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As detailed in the post Creating a clear structure 1, the structure of a text is extremely important in academic English writing because of its reader orientation. The previous post also describes two key methods for structuring texts in English: signpost language and topic sentences.


This post provides a concrete example of these methods using a text from the Oxford Review of Economic Policy. This particular text has been chosen deliberately to emphasize that these techniques are used at the highest levels. It is an excellent example of a paper structured in academic English style.

Sample text

yellow highlighted text = topic sentences; often the introduction does not have a clear topic sentence as its first sentence should capture the reader’s interest before introducing the topic and providing the context

bold text = signpost language

Oxford Review of Economic Policy, Volume 24, Number 3, 2008, pp.560–580

The fiscal impact of immigration on the advanced economies

Source: https://www.jstor.org/stable/23606903?seq=1

Robert Rowthorn

I. Introduction

Many advanced economies have experienced an upsurge in immigration over the past 40 years. The scale of this inflow has led to popular unease about its long-run implications. It has also stimulated a debate about the costs and benefits of immigration for local taxpayers. In this debate, those who are worried about immigration have tended to emphasize its negative implications, such as welfare dependency among certain types of immigrant, especially those from poorer countries. Conversely, the supporters of immigration have stressed its positive implications, such as the tax revenue from highly skilled immigrants. Alongside the popular debate there has arisen an academic literature that seeks to provide a more objective and balanced assessment of the issues.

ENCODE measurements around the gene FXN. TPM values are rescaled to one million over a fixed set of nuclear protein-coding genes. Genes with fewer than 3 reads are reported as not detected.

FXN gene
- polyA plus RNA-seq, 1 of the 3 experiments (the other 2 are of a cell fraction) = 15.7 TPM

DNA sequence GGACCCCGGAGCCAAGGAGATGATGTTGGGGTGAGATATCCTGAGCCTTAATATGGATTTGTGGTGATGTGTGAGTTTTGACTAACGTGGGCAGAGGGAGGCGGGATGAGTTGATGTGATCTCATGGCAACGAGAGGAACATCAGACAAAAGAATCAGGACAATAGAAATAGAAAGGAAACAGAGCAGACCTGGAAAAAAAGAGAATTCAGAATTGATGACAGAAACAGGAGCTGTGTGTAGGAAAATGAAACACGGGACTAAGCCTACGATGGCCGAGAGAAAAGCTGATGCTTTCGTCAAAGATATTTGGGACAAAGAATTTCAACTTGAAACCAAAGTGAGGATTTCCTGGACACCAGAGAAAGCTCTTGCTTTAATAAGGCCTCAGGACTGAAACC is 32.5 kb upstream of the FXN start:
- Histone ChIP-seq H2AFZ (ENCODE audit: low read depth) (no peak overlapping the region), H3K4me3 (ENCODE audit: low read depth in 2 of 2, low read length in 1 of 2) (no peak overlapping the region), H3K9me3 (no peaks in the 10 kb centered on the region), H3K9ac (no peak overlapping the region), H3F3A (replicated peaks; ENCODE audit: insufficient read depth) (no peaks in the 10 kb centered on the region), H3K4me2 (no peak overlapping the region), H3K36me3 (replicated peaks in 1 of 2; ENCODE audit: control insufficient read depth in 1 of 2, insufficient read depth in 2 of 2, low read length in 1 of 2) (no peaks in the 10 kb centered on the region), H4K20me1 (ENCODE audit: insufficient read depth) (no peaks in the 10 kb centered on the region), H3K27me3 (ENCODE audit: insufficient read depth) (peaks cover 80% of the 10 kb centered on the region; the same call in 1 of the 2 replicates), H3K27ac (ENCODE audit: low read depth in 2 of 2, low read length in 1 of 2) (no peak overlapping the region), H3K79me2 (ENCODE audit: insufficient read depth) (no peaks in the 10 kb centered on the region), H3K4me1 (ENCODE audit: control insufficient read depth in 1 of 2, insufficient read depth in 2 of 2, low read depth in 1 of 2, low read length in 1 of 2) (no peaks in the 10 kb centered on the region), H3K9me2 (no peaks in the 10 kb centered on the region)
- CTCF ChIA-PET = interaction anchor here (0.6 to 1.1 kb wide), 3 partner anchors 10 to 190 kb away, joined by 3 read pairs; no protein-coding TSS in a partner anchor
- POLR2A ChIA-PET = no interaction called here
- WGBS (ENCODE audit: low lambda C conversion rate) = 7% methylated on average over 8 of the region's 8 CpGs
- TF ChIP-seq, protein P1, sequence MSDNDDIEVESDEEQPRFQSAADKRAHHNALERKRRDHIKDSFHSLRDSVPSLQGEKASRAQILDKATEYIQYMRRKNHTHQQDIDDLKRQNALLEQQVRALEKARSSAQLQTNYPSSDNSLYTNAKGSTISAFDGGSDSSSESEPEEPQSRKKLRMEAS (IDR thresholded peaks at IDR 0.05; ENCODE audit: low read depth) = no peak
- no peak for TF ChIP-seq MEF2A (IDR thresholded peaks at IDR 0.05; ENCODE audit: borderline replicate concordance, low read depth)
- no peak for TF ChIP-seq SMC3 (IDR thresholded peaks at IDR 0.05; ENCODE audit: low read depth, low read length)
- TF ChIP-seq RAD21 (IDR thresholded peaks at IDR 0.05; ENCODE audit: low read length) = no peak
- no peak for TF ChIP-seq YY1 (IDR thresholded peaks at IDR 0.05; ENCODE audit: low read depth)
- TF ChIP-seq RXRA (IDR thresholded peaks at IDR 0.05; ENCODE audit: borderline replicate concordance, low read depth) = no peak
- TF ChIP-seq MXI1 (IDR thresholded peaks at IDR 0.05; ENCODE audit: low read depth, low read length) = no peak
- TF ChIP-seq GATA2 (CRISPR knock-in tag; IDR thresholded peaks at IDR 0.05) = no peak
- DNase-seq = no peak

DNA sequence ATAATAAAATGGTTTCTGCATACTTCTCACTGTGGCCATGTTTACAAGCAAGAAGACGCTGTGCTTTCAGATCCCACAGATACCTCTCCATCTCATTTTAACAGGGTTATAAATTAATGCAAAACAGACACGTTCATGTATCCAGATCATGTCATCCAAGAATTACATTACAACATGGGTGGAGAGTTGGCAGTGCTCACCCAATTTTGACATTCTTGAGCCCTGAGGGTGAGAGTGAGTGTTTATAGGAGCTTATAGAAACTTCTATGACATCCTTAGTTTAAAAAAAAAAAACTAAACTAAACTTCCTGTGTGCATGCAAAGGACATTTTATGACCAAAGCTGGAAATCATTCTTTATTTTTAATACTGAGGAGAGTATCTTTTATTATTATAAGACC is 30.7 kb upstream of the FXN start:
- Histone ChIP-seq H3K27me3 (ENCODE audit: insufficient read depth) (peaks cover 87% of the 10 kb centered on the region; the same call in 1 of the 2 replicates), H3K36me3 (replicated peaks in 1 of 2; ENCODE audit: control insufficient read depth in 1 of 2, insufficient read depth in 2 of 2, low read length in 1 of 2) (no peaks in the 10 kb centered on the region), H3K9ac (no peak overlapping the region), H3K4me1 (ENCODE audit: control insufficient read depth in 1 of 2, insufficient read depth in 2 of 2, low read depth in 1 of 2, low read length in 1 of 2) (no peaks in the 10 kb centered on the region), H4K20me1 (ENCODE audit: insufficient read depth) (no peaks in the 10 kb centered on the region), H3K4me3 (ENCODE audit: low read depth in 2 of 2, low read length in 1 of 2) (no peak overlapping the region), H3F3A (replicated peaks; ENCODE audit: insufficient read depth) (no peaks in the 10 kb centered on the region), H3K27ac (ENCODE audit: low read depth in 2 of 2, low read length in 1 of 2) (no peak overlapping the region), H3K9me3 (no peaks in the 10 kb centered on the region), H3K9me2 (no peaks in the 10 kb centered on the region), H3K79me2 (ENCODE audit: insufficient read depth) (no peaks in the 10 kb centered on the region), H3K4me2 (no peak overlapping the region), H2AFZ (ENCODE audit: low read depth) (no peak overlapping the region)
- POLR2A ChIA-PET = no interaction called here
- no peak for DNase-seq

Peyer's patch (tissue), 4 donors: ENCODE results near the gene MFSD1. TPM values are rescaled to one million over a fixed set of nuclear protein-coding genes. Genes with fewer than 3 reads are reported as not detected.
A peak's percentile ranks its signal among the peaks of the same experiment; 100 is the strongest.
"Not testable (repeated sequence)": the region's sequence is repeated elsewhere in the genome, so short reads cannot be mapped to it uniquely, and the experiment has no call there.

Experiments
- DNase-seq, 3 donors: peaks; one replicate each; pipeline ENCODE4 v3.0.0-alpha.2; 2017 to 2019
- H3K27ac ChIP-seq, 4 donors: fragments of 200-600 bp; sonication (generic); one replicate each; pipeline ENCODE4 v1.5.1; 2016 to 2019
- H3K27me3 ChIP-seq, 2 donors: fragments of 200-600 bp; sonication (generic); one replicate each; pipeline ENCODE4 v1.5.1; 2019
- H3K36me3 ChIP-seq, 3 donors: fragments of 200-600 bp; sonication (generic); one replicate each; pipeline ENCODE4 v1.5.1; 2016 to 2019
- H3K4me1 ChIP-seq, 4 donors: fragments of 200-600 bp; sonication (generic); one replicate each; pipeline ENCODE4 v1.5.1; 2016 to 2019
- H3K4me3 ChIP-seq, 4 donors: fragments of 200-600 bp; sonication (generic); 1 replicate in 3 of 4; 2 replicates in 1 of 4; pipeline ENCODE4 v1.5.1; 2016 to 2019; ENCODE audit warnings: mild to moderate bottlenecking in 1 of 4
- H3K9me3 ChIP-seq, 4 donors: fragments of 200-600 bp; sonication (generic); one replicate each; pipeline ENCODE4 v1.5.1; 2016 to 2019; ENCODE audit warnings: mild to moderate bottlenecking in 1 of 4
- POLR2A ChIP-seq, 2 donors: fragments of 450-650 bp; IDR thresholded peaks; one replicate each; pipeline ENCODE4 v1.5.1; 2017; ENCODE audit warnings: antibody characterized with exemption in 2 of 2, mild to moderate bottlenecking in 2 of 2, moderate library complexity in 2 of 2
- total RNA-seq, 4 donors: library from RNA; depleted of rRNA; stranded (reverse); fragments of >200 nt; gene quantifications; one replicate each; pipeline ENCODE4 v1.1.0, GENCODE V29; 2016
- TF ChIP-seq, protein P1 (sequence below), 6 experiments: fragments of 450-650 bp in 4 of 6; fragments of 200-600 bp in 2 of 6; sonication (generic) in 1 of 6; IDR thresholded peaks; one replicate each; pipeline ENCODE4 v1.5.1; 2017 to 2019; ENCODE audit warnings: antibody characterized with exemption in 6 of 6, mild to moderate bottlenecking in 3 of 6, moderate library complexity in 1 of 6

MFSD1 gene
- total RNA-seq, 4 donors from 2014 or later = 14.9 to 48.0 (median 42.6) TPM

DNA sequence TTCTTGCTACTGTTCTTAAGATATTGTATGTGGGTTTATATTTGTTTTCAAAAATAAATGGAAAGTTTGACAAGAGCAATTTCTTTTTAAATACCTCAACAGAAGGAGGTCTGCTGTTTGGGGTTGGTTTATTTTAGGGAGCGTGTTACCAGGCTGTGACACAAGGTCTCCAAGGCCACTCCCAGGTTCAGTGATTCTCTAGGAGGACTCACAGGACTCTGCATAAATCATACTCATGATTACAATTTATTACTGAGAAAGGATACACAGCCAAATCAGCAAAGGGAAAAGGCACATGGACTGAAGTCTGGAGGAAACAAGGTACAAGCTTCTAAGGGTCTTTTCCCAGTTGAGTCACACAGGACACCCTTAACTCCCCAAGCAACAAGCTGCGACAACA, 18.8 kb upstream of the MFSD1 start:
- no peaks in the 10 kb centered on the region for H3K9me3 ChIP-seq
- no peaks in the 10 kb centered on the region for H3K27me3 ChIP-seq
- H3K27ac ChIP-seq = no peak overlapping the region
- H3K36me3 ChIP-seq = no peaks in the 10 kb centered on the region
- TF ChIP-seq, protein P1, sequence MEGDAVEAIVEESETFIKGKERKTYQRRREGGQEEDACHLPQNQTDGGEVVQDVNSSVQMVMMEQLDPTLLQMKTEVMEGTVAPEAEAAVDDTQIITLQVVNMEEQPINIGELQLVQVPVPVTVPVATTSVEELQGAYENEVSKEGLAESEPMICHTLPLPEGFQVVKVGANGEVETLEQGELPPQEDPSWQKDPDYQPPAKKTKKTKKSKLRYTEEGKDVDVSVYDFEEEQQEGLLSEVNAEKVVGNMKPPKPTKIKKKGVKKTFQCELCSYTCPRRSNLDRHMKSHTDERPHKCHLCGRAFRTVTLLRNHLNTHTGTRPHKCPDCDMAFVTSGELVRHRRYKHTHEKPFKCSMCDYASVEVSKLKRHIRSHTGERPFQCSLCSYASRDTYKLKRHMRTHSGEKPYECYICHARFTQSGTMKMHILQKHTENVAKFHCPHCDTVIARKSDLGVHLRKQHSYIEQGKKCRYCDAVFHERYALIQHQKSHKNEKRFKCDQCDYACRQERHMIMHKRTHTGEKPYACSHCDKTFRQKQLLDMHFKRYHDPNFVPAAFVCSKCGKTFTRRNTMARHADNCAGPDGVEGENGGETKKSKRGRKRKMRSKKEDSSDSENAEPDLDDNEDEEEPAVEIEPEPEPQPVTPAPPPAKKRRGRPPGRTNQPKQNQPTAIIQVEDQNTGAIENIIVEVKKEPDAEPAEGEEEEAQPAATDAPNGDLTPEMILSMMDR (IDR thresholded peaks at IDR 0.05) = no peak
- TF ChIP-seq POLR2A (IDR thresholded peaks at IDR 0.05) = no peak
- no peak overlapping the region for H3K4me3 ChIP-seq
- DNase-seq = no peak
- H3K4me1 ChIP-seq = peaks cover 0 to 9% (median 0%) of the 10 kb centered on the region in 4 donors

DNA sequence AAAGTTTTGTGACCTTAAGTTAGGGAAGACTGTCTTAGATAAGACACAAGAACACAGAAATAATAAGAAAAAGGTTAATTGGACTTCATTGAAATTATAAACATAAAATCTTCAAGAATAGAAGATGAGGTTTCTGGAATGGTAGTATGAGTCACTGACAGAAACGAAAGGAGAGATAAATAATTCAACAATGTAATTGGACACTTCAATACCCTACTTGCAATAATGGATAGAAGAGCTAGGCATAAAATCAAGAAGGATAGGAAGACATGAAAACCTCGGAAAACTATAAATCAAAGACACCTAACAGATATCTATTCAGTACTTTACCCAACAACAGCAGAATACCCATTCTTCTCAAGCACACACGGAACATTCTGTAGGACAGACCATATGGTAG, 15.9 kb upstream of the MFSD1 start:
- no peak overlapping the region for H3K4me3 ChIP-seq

The purpose of this paper is to summarize this literature and to explore some of its main themes. The structure of the paper is as follows. First, there is a discussion of the demographic issues that play an important role in the debate over immigration. This is followed by a section on some of the measurement issues that are involved in estimating the fiscal impact of immigration. There is then a survey of the international evidence, mostly from Europe and America, regarding the fiscal contribution of immigration. This is followed by separate sections on the UK and on the fiscal impact of immigration on low-fertility countries. The paper concludes with a short summary.

II. Demographic issues
(i) Age-structure
The age-structure of advanced economies is changing under the impact of lower birth rates and longer life expectancy. The proportion of older people in the population is rising and the fiscal cost of supporting them is increasing. In principle, immigration can alleviate these effects by helping to rejuvenate the population and providing additional workers to generate tax revenue to finance pensions and welfare services for the elderly. Immigrants are typically rather young and the immediate effect of immigration is to increase the working-age population and thereby widen the potential tax-base. Immigration may also have an indirect effect on the age structure through its impact on the birth rate. Immigrants are mostly of child-bearing age and many of them come from cultures where families are relatively large. This is a major fact behind the recent increase in the UK birth rate. Provided the immigrants and their descendants can obtain employment without displacing local workers, their impact on the age structure is likely to benefit government finances.

The rejuvenating effect of a one-off injection of immigrants will normally fade in the course of time. Some of the immigrants will leave. Others…

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Pamela Cotte

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